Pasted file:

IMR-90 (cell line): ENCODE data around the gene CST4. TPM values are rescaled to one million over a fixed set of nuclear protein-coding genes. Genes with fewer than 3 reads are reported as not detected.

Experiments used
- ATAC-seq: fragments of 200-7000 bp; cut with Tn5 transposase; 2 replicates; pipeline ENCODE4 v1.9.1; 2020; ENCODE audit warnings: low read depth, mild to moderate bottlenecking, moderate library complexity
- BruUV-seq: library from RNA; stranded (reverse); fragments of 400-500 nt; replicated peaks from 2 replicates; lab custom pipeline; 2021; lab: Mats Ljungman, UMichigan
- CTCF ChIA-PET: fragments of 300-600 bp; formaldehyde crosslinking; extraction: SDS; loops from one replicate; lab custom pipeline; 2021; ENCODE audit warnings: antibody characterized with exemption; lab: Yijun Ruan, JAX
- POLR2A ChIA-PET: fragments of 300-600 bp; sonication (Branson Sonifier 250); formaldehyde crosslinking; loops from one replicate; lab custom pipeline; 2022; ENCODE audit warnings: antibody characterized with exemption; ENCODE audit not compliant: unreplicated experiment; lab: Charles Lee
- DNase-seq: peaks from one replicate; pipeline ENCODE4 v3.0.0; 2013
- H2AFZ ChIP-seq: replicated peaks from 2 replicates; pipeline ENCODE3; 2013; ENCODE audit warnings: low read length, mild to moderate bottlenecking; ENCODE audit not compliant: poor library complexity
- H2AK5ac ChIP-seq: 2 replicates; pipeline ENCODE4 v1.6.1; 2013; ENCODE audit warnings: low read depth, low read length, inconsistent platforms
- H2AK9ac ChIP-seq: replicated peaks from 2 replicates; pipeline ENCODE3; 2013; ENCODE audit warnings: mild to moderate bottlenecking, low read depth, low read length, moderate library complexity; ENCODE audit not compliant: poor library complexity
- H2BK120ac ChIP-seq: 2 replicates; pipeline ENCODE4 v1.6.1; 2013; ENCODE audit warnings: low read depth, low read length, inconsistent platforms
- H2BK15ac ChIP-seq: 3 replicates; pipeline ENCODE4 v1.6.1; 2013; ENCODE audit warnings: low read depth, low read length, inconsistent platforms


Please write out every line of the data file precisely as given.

IMR-90 (cell line): ENCODE data around the gene CST4. TPM values are rescaled to one million over a fixed set of nuclear protein-coding genes. Genes with fewer than 3 reads are reported as not detected.

Experiments used
- ATAC-seq: fragments of 200-7000 bp; cut with Tn5 transposase; 2 replicates; pipeline ENCODE4 v1.9.1; 2020; ENCODE audit warnings: low read depth, mild to moderate bottlenecking, moderate library complexity
- BruUV-seq: library from RNA; stranded (reverse); fragments of 400-500 nt; replicated peaks from 2 replicates; lab custom pipeline; 2021; lab: Mats Ljungman, UMichigan
- CTCF ChIA-PET: fragments of 300-600 bp; formaldehyde crosslinking; extraction: SDS; loops from one replicate; lab custom pipeline; 2021; ENCODE audit warnings: antibody characterized with exemption; lab: Yijun Ruan, JAX
- POLR2A ChIA-PET: fragments of 300-600 bp; sonication (Branson Sonifier 250); formaldehyde crosslinking; loops from one replicate; lab custom pipeline; 2022; ENCODE audit warnings: antibody characterized with exemption; ENCODE audit not compliant: unreplicated experiment; lab: Charles Lee
- DNase-seq: peaks from one replicate; pipeline ENCODE4 v3.0.0; 2013
- H2AFZ ChIP-seq: replicated peaks from 2 replicates; pipeline ENCODE3; 2013; ENCODE audit warnings: low read length, mild to moderate bottlenecking; ENCODE audit not compliant: poor library complexity
- H2AK5ac ChIP-seq: 2 replicates; pipeline ENCODE4 v1.6.1; 2013; ENCODE audit warnings: low read depth, low read length, inconsistent platforms
- H2AK9ac ChIP-seq: replicated peaks from 2 replicates; pipeline ENCODE3; 2013; ENCODE audit warnings: mild to moderate bottlenecking, low read depth, low read length, moderate library complexity; ENCODE audit not compliant: poor library complexity
- H2BK120ac ChIP-seq: 2 replicates; pipeline ENCODE4 v1.6.1; 2013; ENCODE audit warnings: low read depth, low read length, inconsistent platforms
- H2BK15ac ChIP-seq: 3 replicates; pipeline ENCODE4 v1.6.1; 2013; ENCODE audit warnings: low read depth, low read length, inconsistent platforms